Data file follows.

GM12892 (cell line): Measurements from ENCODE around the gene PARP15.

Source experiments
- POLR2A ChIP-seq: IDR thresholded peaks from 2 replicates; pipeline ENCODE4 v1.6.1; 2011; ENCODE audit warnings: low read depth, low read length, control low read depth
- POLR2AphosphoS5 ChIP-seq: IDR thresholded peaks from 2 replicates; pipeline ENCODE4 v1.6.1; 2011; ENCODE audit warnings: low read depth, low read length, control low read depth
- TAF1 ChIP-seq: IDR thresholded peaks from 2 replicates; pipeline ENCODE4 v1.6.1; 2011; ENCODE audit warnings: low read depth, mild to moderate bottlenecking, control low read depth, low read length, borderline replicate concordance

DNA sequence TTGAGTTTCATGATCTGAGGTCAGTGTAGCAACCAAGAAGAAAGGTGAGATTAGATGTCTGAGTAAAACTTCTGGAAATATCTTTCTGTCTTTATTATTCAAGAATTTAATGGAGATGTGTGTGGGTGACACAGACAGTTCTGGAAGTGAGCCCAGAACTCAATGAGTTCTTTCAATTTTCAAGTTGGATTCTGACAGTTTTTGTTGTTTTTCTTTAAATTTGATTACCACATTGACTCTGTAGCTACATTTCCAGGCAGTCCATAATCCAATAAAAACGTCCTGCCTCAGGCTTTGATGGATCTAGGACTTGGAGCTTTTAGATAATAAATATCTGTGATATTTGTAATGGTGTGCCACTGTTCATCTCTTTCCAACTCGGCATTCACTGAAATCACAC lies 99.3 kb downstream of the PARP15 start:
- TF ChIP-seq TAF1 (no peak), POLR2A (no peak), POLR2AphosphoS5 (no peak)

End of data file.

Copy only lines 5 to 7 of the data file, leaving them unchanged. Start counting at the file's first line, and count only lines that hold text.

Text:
- TAF1 ChIP-seq: IDR thresholded peaks from 2 replicates; pipeline ENCODE4 v1.6.1; 2011; ENCODE audit warnings: low read depth, mild to moderate bottlenecking, control low read depth, low read length, borderline replicate concordance

DNA sequence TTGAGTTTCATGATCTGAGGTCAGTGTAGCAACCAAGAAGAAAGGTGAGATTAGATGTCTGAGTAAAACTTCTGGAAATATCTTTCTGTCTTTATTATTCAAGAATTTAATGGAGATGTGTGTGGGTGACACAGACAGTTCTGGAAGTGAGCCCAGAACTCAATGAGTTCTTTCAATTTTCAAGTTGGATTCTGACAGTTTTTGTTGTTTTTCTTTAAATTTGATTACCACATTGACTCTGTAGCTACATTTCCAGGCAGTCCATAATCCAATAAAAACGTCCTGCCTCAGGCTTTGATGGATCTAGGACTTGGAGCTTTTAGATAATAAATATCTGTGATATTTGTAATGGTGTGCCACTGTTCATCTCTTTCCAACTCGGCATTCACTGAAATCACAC lies 99.3 kb downstream of the PARP15 start:
- TF ChIP-seq TAF1 (no peak), POLR2A (no peak), POLR2AphosphoS5 (no peak)